Interview: Johann Bourquenez of Plaistow

©Janice Siegrist

©Janice Siegrist

Johann Bourquenez is hardcore

As Johann walked into the hotel for our first meeting, I got Plaistow‘s music. Dressed in black, head shaved, lean – he is stripped back. There’s an aroma of smoke and an intensity quivering a hair’s breadth beneath the surface, a rapid rhythm. The albums, Citadelle and Lacrimosa, with their trance-inducing repetition, microscopic detail and Johann’s rounds of claustrophobic piano notes, feel driven by a desire for the raw and pure. It didn’t surprise me when he said in preparing for the next album (due out in April 2015) he woke at 6am, worked 8 hours at the piano, then took a bike ride in the evening…every day for a month. It could be said Johann Bourquenez is hardcore.

‘…maybe it’s better not to go too far with this’

French-born and studying jazz in Toulouse, he met drummer Cyril Bondi doing a gig in Geneva. Their connection is the cornerstone of Plaistow, you can hear it on the albums. Johann moved to a squat in Geneva (‘a big house full of crazy people’) and he played regularly with Cyril, but not seriously (‘I was partying a lot.’). Eventually they felt there was something worthwhile, ‘I said to Cyril, OK but I’m a very crazy guy so if I do a band…I will do it very seriously, very deeply, and I will expect people around me to do the same, so maybe it’s better not to go too far with this, and he said, ‘No, no, no, no, you don’t know me, if I do a band it’s going to be a mother******.’ So we decided to do it.’ That was in 2007 when they recruited, Raphaël Ortis on bass, though more recently, Vincent Ruiz on double bass.

johann_bourquenez_feat_plaistow‘You have to be physically be in the present’

Their musical angle comes from Johann’s early years of immersing himself in drum ‘n’ bass and techno (he has currently got Rrose on rewind), using machines and synths, ‘I had many years of this kind of experimentation with electronics…and computer noise stuff.’ At one gig, pre-Plaistow, fed up of lugging equipment around, Johann decided to play acoustic piano – opening it up to use the strings to create a more powerful sound. ‘I can play this piano the way I played all those machines, but I found the significance of every move I make is very important , if I don’t move there is nothing, if I do a very small thing it is very meaningful…The movement – that is very important…you have to be physically be in the present. So, I said with Plaistow let’s pretend we are just a jazz trio but we actually are filled with techno and noise walls…let’s make that music but with acoustic instruments.’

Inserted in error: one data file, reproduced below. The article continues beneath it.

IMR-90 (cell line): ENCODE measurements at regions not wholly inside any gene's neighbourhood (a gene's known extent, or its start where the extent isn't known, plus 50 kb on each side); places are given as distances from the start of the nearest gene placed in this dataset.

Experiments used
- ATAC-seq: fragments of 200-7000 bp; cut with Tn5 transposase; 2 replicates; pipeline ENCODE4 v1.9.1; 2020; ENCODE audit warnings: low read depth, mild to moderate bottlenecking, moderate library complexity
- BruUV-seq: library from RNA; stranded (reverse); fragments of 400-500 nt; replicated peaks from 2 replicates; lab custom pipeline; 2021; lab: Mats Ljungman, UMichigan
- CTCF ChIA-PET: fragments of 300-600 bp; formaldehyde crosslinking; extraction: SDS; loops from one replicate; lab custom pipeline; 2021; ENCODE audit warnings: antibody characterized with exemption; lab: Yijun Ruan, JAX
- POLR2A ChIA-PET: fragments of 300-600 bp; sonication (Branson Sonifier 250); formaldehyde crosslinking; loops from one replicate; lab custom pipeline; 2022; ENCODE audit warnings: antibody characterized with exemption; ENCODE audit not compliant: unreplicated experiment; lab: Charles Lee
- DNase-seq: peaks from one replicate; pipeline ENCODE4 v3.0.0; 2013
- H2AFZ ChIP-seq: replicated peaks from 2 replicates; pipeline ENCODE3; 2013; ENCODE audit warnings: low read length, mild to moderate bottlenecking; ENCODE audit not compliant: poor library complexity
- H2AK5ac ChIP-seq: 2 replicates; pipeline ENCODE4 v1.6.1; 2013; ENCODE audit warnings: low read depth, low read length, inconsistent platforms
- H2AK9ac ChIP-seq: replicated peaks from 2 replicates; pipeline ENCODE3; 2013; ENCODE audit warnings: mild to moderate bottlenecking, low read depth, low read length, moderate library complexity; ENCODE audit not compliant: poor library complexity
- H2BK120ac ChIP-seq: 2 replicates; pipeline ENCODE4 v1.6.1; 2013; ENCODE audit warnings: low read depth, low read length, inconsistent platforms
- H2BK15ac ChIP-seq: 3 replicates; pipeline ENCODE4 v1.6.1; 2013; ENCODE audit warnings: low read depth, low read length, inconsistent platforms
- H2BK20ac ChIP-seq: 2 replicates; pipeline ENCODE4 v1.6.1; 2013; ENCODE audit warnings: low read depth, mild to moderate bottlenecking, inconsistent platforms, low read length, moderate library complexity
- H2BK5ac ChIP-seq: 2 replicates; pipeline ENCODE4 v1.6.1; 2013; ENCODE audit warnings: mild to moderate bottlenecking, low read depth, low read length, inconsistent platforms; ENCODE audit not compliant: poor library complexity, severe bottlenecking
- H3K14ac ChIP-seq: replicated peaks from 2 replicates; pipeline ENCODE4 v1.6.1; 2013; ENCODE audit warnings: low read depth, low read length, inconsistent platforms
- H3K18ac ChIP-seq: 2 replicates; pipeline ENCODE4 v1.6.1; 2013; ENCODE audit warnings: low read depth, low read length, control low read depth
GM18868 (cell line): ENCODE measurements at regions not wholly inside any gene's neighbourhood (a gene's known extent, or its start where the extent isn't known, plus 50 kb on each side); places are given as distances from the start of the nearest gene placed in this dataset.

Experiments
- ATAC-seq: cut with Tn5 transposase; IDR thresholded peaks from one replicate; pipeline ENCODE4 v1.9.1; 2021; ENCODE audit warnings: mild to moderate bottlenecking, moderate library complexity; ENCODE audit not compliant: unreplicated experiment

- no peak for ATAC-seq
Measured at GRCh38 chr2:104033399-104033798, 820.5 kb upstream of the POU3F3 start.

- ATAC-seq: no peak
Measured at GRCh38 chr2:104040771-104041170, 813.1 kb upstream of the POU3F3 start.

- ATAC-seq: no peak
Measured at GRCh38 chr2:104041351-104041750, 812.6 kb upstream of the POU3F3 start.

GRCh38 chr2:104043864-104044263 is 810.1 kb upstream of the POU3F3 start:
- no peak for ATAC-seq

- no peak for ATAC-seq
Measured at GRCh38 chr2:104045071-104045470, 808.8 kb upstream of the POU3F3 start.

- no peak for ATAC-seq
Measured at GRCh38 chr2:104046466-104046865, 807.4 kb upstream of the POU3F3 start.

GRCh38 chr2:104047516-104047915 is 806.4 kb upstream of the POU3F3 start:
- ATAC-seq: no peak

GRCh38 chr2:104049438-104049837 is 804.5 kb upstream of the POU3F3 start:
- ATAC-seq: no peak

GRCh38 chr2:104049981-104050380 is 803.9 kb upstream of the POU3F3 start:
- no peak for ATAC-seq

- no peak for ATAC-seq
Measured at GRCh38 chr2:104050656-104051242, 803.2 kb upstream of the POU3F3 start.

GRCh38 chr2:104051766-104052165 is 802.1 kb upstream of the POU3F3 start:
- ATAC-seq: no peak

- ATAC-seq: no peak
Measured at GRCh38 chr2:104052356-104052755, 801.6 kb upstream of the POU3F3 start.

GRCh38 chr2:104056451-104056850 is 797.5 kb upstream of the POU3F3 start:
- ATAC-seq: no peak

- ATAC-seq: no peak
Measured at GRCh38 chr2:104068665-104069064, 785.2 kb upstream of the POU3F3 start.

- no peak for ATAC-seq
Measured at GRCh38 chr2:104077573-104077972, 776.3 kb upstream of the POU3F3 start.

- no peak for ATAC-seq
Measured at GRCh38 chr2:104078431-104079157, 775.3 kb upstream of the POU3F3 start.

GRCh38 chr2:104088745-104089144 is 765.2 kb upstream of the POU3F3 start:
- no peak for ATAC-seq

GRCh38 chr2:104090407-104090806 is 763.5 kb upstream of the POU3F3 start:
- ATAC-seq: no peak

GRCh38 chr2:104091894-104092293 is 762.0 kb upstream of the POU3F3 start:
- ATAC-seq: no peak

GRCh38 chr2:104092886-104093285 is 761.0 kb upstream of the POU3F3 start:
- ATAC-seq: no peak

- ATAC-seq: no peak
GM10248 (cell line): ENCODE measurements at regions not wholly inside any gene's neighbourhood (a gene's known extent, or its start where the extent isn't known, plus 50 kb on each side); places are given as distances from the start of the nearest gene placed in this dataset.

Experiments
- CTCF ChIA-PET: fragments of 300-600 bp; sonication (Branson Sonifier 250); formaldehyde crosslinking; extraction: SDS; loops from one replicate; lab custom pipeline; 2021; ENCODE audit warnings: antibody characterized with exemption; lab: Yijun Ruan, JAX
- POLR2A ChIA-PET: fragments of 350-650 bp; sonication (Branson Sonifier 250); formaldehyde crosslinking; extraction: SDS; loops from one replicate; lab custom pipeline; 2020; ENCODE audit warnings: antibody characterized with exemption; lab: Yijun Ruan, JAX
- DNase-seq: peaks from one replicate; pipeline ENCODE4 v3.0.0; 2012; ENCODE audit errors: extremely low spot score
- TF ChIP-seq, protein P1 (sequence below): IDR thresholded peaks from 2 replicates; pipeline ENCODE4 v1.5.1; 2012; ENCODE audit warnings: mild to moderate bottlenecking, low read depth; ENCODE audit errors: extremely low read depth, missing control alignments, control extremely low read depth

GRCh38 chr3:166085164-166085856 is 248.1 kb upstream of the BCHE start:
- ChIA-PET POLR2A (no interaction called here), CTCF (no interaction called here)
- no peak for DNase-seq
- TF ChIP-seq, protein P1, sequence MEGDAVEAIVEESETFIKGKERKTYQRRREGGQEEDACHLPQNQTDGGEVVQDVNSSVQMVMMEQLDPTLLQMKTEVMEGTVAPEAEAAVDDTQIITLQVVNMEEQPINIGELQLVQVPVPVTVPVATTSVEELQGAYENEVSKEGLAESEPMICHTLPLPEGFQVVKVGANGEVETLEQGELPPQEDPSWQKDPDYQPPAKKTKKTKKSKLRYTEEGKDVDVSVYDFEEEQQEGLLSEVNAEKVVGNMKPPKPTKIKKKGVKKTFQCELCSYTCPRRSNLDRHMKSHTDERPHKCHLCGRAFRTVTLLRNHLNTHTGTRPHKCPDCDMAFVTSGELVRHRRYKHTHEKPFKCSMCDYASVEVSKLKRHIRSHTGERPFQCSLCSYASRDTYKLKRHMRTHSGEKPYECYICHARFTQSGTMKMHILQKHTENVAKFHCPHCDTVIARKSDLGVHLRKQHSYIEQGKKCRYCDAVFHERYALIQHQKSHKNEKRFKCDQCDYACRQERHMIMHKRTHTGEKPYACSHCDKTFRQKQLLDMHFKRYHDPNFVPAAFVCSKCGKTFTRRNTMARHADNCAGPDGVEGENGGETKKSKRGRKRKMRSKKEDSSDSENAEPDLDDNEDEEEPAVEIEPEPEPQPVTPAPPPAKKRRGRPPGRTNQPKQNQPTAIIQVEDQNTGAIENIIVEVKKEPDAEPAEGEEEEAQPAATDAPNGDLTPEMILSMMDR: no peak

‘I will take your brain, trust me…’
Plaistow au Centre Culturel Suisse (Paris) ©Simon Letellier

Plaistow au Centre Culturel Suisse (Paris) ©Simon Letellier

To take these ideas further the art and animations of Nicolas Berger will be integral to the new album. Johann understands that visuals [on a cinema-sized screen] can divert attention from the music so they need to be justified by making the performance an immersive experience. ‘It’s an old fantasy of mine, I would like to have a two hour concert the way you would do with a DJ set – I will take your brain, trust me, and then I give it back to you at the end.’ This best sums up Plaistow’s raison d’être, it reminds me of the theatre of Artaud or Stravinky’s Rite of Spring – primal yet with a care for the concept of ceremony, event, people.

In fact Johann’s next project is the Great Noise Choral which will debut in December. It will feature, ’20 to 30 people only using voice and making some noise’. I’m certain it will be something pretty hardcore.

Plaistow live @ London, Pizza Express, 20 November (London Jazz Festival)
Liepaja (Latvia), Hiks Hall, 27 nov
Cesis (Latvia), Vidzeme Concert Hall, 28 novembre
Daugavpils (Latvia), Mark Rothko Art Center, 29 novembre

The Great Noise Choral at AMR Jazz Club in Geneva, 19 & 20 December

 
“Lacrimosa” to be released on vinyl, November here!
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Comments

  1. Incredible review of Plaistow’s performance at the London Jazz Festival on The Blue Moment. The author, Richard Williams, is a highly respected music writer illuminating many genres with his knowledgeable and poetic writing.
    http://thebluemoment.com/2014/11/20/the-road-to-plaistow/

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